Through my experiences of turning test ideas into wireframes, I have come across problems at times with how to communicate those ideas from an aesthetic point of view.
This can be a little problematic because when you think about it, the aesthetic components of a test idea often play a huge role in a page’s performance.
Unless your customers are using the Internet wearing a blindfold, they will interact with what they see, so really, aesthetics are your marketing.
When it comes time to create a wireframe for an upcoming test, it’s easy to become lost in the focus on key performance indicators, and not the overall idea.
In today’s MarketingExperiments Blog post, we will reveal three tips to help you keep aesthetics in mind when creating wireframes and designs for testing.
Tip #1. Know your target audience
What are the demographics of your target audience and how can your aesthetics appeal to them?
You can learn more about your visitors by using any analytics program. It is crucial you review your data on a regular basis, as this is just another way of how you will learn more about your visitors and customers.
Also, what devices are your target audiences using the most?
This can be especially important to review in your data between test cycles, as obtaining a better grasp on what types of devices your visitors are using, such as desktops, smartphones and tablets, will very likely impact future test designs.
Or, will a responsive page be the most effective way to go about testing?
Another question you might ask yourself is what if I am testing a variety of elements or testing a radical redesign – will I see a lift by designing individual pages for different devices?
Which leads me to my second point …
Tip #2. Become friends with your design team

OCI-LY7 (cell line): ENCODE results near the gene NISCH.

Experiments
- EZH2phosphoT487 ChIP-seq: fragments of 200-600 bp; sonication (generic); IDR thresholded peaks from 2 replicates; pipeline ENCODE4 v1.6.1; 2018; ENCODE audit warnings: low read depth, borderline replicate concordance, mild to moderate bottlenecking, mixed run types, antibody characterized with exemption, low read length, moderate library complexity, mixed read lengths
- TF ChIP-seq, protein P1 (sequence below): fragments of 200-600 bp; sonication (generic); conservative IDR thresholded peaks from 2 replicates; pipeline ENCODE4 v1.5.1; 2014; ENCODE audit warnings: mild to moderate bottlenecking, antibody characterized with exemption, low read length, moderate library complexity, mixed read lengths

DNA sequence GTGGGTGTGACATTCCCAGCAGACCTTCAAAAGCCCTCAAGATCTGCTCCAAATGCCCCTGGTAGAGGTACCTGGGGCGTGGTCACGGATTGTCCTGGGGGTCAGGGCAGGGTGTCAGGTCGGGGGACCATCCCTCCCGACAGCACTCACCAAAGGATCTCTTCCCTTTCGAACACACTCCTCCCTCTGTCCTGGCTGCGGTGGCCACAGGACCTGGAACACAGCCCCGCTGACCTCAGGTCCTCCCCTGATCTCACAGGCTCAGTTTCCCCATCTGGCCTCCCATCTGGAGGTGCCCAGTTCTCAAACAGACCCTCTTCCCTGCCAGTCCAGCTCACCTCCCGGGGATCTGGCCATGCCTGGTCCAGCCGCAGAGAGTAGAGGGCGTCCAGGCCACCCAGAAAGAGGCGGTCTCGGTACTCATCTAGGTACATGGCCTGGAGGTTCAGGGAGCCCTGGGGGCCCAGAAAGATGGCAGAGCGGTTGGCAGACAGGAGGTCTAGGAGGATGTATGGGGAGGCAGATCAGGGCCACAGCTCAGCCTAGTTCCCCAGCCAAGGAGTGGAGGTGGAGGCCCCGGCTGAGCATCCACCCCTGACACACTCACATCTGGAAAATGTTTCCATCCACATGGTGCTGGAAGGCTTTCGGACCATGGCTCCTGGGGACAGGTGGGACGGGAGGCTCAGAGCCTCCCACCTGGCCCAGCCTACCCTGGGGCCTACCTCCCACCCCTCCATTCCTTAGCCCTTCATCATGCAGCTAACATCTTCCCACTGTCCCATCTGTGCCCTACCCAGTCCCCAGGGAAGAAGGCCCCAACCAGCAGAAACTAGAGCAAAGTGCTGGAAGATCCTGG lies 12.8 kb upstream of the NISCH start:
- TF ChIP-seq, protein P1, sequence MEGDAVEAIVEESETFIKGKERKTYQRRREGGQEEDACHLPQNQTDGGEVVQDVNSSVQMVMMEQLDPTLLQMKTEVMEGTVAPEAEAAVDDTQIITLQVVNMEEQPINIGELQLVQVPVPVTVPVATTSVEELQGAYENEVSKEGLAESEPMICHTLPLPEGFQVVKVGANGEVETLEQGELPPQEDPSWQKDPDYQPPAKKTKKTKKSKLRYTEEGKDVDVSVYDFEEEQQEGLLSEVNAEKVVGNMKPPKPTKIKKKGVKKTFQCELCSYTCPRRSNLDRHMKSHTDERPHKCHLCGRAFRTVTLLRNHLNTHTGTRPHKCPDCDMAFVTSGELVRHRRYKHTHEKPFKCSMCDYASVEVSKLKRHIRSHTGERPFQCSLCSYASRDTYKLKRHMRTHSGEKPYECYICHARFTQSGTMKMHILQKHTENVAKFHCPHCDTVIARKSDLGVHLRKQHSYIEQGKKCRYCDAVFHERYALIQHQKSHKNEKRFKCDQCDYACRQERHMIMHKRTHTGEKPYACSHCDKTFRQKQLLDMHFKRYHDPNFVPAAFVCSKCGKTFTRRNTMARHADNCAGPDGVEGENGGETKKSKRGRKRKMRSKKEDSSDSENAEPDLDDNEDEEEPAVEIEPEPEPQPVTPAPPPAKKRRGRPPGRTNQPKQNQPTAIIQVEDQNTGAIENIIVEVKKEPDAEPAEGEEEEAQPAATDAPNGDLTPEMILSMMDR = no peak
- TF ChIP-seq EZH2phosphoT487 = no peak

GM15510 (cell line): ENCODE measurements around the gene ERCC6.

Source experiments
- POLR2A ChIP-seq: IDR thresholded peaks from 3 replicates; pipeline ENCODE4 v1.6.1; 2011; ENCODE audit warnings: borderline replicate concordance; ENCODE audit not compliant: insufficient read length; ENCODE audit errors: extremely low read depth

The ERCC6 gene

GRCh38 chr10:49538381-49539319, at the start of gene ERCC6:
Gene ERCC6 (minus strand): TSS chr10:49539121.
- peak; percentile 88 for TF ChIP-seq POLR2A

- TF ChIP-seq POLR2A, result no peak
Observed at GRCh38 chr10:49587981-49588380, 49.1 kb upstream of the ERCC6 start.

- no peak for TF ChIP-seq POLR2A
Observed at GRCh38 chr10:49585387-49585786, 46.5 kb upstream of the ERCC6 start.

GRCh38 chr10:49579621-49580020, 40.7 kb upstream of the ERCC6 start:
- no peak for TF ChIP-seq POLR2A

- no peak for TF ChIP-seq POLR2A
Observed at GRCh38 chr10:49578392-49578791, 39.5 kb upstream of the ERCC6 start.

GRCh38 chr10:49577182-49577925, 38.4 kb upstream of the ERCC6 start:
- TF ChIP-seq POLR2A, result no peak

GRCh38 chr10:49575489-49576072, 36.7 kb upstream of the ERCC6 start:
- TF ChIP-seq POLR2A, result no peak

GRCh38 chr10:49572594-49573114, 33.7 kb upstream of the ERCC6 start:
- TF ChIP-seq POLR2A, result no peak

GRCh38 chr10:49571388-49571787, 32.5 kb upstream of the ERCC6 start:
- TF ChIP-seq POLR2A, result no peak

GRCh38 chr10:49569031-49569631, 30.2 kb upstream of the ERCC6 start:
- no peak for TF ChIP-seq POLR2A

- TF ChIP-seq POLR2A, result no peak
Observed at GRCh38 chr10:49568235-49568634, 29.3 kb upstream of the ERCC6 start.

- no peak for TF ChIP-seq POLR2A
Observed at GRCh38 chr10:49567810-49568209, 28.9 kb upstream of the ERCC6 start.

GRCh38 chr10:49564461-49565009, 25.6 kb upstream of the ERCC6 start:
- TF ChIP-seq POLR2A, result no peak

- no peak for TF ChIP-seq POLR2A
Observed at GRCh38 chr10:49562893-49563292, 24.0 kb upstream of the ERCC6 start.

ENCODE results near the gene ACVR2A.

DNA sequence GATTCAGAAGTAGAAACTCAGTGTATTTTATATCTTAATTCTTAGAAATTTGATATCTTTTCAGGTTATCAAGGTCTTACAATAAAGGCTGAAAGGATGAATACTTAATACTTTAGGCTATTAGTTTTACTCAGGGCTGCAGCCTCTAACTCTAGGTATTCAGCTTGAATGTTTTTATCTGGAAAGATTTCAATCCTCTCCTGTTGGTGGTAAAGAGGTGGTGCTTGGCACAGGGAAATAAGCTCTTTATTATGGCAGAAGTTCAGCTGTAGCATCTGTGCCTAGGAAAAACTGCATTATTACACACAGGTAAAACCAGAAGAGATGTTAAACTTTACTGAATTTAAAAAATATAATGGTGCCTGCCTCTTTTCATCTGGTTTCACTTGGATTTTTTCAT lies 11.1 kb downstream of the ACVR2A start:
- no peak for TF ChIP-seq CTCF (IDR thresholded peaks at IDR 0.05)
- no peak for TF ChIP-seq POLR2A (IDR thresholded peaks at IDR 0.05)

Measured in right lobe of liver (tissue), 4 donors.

I have learned the importance of consulting with design.
Designers have another perspective on viewing websites. It is easy to become engulfed in the test idea, so it is important to step outside of the box and think about it from a customer’s perspective.
It’s crucial to provide as much information about the test in order to receive an optimal design.
Mockup landing page
I am a visual person, so when I talk with the design team, I ask for them to mock up a few different designs for certain aspects of the page. This allows us to explore other ideas I did not think about when planning the test and creating a wireframe.
Going back to my device example from earlier, one element may look aesthetically pleasing on a particular device, but not on another device. In addition, functionality of different elements on a page is also something to think about and consult with your design team about.
Most importantly, this is done in order to make sure the test and design work hand in hand in order to help gain a learning or a lift when it comes time for testing.
Tip #3. Test, review, revise
You never know what will happen until you test.
From a business prospective, financial gain is important, but it’s also essential to keep in mind that all tests lead to discovery. In the end, testing comes down to learning about your customers’ aesthetic preferences and points of anxiety.
Ideally, you want to build on that knowledge, so this is where follow-up tests come into play.
After a test is completed, dig deeper into the test. Try to understand why you received the type of results that you did. Explore the data from the test and any other information you have.
Use this information from the test and conduct a brainstorming session for a follow-up test. There are always opportunities to learn more about your customers. Testing is a never-ending process.
What are some design elements you consider when designing a test or creating follow-up test ideas? Please feel free to share your thoughts below in the comments section.